Sure, celebs have star power, but do they have the political smarts to activate communities and run government? With the 2012 election cycle just months away, there's mumbling that some A-Listers may be throwing their hats in the race. But, would you vote for 'em?
With "Weinergate" taking up editorial space in most magazines this week, it seems the frontrunner for New York City's 2012 mayoral race will be pressured to bow out. Who will replace him at the polls, you ask? Some say "30 Rock"'s Alec Baldwin. He's confirmed that the top-rated show will go dark in 2012, giving the native New Yorker some free time to dabble in politics. Some call the mayoral position the "2nd hardest job in politics." But with not much more than a couple Emmys, three Golden Globes and a progressive stance when it comes to politics, is America's favorite primetime actor ready for the political spotlight?
The question of preparedness isn't limited to Baldwin, however. After Haiti's earthquake, musician Wyclef Jean announced that he wanted the opportunity to take on the role of president in the Western hemisphere's poorest country. Without much political savvy, but a name recognition far outnumbering any other candidate, Wyclef had a solid chance at running the devastated country. Though the "Gone Til November" star was left off the ballot, his star power thrust him into the political arena despite his lack of experience. With a team of political pundits and Jean's Rolodex of global leaders, could he have changed the face of Haiti? Possibly.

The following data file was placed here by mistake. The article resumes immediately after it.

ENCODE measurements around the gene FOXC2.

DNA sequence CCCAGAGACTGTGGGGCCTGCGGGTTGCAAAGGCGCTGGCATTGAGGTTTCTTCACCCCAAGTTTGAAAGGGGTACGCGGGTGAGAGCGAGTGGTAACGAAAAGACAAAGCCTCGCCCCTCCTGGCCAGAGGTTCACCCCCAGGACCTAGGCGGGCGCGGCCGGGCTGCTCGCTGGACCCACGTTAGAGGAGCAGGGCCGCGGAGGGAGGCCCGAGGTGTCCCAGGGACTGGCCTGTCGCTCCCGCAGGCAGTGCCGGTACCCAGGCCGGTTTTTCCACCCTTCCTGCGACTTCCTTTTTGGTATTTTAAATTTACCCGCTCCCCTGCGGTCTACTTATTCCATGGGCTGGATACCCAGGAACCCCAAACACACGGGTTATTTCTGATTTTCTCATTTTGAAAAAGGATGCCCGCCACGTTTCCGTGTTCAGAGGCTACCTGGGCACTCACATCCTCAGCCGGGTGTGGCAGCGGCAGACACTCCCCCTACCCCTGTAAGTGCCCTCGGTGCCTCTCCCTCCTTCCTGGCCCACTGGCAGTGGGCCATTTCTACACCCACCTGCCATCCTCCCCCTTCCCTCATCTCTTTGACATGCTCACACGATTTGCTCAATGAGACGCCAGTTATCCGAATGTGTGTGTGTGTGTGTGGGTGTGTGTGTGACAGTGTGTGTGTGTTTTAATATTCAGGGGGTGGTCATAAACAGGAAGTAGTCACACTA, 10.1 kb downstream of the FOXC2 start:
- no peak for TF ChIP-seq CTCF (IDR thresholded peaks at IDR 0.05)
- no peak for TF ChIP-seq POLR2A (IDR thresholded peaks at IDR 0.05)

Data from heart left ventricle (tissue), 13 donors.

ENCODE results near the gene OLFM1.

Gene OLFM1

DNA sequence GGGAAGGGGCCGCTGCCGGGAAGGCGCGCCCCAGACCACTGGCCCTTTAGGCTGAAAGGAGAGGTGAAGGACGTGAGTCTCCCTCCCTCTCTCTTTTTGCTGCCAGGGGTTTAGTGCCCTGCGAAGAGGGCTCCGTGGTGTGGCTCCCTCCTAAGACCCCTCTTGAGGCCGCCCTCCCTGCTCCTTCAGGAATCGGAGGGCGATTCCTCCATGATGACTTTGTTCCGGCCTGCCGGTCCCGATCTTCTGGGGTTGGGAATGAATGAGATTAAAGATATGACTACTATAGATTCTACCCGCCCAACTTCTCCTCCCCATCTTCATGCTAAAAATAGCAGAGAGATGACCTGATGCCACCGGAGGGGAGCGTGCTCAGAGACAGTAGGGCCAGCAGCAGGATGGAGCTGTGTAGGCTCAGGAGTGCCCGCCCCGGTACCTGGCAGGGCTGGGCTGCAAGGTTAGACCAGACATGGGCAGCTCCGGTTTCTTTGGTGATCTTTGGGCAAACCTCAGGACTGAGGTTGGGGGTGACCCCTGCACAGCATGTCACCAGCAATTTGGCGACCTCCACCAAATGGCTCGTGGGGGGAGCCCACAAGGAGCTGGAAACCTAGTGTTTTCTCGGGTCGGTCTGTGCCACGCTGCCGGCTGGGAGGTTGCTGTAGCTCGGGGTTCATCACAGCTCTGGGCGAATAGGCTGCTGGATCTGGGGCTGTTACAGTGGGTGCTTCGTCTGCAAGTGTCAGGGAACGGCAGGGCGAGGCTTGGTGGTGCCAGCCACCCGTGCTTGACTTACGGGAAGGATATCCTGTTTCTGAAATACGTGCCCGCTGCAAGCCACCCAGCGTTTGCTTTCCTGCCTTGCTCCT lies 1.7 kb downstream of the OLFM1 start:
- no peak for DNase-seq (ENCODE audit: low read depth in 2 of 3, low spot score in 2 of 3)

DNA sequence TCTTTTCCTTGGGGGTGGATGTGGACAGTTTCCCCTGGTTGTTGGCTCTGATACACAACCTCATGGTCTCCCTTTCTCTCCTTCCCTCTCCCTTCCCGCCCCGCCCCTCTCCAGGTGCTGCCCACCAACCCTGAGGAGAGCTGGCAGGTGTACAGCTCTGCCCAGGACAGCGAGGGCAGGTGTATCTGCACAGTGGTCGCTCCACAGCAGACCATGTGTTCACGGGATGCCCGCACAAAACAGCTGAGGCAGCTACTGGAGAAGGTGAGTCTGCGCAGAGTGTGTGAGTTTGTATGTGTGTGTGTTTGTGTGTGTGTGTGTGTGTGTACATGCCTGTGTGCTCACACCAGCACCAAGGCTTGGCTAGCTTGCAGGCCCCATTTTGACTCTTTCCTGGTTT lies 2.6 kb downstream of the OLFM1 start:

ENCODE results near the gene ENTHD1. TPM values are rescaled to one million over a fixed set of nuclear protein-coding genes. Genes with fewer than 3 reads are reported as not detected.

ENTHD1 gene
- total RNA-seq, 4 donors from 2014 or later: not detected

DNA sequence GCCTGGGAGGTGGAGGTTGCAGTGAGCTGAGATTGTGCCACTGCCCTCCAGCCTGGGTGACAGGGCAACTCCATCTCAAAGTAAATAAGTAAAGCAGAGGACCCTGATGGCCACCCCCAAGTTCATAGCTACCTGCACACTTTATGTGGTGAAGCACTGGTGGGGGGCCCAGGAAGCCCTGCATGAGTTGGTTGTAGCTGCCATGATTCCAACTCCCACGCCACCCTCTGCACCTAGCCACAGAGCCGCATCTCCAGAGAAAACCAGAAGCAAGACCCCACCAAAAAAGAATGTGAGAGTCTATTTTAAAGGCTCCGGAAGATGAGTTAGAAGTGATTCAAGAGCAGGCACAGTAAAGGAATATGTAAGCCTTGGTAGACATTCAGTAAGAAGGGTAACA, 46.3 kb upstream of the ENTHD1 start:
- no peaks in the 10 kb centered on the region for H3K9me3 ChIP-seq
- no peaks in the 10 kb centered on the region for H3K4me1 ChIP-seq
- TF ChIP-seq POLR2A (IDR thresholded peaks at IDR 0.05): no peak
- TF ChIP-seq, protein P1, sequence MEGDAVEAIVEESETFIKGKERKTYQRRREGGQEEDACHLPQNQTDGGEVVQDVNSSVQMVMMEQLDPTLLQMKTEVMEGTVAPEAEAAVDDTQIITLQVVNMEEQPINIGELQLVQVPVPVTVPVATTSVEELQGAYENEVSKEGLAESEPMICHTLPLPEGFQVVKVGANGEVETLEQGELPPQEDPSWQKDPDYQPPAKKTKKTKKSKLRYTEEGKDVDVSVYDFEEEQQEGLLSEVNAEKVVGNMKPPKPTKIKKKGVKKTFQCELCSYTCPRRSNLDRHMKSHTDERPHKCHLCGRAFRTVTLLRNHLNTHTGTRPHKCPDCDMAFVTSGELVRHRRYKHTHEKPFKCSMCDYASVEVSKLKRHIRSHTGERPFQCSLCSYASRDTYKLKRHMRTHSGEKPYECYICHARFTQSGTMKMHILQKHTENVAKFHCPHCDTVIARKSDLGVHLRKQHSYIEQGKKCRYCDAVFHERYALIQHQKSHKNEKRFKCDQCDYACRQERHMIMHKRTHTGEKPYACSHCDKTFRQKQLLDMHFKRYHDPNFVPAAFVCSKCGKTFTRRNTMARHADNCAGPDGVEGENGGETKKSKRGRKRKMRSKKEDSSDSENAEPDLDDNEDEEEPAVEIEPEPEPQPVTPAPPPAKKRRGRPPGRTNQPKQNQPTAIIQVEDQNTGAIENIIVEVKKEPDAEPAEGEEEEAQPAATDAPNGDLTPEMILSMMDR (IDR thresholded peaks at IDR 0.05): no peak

"Real World" star Sean Duffy seems to be doing just fine representing Wisconsin in the House, and despite marital misconduct The Arnold was able to hold on to two terms as governor of California.
So clearly, it's not impossible to be a star and a political force. But should we leave politics to politicians? Levi Johnston doesn't think so. What do you think? Let us know in the comments!